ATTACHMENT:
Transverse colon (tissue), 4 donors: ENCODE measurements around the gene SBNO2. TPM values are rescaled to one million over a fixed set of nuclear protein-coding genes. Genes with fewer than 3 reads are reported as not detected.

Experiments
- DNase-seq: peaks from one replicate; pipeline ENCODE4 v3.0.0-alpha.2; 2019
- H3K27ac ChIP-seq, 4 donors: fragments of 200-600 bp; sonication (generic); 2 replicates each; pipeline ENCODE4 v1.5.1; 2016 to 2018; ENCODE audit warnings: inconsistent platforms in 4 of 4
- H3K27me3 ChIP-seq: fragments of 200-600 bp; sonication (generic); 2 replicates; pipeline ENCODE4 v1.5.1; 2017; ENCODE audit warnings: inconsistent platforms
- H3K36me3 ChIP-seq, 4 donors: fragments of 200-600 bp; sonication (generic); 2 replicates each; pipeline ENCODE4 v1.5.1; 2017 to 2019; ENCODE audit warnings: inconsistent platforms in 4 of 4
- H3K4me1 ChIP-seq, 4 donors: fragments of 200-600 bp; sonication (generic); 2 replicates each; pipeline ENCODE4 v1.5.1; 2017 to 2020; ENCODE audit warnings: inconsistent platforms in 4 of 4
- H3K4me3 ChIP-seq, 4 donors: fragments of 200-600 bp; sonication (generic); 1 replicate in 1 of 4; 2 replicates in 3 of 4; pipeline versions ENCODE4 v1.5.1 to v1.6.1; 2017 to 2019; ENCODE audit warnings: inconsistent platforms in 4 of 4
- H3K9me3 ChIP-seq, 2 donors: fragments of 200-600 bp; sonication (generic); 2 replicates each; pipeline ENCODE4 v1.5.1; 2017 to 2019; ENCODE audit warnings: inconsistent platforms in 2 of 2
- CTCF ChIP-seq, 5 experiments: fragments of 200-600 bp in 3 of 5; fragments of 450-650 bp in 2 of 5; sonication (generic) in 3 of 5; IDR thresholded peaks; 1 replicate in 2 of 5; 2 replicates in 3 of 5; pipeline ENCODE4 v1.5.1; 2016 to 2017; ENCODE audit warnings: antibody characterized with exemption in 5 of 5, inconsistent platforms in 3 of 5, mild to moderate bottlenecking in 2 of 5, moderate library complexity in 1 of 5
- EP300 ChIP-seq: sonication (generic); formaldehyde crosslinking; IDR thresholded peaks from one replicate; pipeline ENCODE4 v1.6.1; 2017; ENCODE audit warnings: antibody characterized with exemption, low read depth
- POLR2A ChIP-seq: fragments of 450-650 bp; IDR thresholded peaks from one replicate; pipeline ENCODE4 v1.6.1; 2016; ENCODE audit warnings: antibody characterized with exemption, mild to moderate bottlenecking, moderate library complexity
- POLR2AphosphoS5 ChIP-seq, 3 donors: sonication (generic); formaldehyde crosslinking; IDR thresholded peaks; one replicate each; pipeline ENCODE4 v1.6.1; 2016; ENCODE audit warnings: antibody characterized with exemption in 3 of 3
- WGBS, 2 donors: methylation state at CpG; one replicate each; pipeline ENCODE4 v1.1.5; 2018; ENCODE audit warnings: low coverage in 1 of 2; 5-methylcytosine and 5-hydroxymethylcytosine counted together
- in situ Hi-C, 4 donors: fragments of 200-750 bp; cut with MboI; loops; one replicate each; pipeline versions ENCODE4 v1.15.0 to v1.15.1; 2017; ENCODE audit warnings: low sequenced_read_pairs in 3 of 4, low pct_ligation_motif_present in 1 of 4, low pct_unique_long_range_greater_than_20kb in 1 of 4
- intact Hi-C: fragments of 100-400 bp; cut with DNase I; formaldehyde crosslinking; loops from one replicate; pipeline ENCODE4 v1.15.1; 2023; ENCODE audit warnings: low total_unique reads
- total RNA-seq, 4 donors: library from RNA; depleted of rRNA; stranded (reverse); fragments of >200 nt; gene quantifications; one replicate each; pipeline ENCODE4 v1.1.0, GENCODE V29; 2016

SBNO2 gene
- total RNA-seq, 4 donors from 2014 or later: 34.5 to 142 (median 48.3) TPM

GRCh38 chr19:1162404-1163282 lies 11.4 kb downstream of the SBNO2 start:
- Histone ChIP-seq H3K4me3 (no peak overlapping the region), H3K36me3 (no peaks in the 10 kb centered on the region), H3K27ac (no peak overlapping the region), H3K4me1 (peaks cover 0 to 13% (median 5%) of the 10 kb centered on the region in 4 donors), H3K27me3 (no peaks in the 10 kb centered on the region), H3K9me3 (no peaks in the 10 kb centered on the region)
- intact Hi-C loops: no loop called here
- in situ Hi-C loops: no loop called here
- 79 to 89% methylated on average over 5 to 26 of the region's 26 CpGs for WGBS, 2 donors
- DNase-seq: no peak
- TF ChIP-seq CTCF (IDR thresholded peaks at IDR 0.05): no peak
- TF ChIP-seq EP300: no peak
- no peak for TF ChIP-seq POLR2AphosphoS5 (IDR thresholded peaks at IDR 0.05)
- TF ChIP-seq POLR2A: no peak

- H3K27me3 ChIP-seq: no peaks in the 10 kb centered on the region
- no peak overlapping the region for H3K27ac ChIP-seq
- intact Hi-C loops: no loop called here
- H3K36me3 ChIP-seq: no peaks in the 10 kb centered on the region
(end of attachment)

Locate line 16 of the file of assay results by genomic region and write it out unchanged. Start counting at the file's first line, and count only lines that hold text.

- intact Hi-C: fragments of 100-400 bp; cut with DNase I; formaldehyde crosslinking; loops from one replicate; pipeline ENCODE4 v1.15.1; 2023; ENCODE audit warnings: low total_unique reads